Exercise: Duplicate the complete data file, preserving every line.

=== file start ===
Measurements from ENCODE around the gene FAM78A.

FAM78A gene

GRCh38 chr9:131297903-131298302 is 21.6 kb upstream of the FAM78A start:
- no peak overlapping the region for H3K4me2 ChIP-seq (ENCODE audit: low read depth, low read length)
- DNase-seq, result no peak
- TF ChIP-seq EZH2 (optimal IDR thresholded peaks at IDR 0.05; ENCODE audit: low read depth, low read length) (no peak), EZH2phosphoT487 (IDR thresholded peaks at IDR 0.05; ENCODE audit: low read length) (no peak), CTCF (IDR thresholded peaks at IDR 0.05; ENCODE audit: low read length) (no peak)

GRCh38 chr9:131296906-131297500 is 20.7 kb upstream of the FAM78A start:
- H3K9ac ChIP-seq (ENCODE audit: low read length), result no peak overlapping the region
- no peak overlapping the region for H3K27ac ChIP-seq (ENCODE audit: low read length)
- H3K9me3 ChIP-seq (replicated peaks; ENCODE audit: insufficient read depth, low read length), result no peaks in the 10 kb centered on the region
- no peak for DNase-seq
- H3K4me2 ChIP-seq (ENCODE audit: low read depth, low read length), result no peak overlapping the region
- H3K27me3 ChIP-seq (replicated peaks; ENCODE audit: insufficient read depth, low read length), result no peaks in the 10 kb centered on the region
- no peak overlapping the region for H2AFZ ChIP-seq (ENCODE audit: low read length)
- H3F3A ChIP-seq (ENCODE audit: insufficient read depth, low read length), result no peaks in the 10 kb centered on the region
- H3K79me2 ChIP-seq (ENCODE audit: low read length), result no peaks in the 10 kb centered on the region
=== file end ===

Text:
Measurements from ENCODE around the gene FAM78A.

FAM78A gene

GRCh38 chr9:131297903-131298302 is 21.6 kb upstream of the FAM78A start:
- no peak overlapping the region for H3K4me2 ChIP-seq (ENCODE audit: low read depth, low read length)
- DNase-seq, result no peak
- TF ChIP-seq EZH2 (optimal IDR thresholded peaks at IDR 0.05; ENCODE audit: low read depth, low read length) (no peak), EZH2phosphoT487 (IDR thresholded peaks at IDR 0.05; ENCODE audit: low read length) (no peak), CTCF (IDR thresholded peaks at IDR 0.05; ENCODE audit: low read length) (no peak)

GRCh38 chr9:131296906-131297500 is 20.7 kb upstream of the FAM78A start:
- H3K9ac ChIP-seq (ENCODE audit: low read length), result no peak overlapping the region
- no peak overlapping the region for H3K27ac ChIP-seq (ENCODE audit: low read length)
- H3K9me3 ChIP-seq (replicated peaks; ENCODE audit: insufficient read depth, low read length), result no peaks in the 10 kb centered on the region
- no peak for DNase-seq
- H3K4me2 ChIP-seq (ENCODE audit: low read depth, low read length), result no peak overlapping the region
- H3K27me3 ChIP-seq (replicated peaks; ENCODE audit: insufficient read depth, low read length), result no peaks in the 10 kb centered on the region
- no peak overlapping the region for H2AFZ ChIP-seq (ENCODE audit: low read length)
- H3F3A ChIP-seq (ENCODE audit: insufficient read depth, low read length), result no peaks in the 10 kb centered on the region
- H3K79me2 ChIP-seq (ENCODE audit: low read length), result no peaks in the 10 kb centered on the region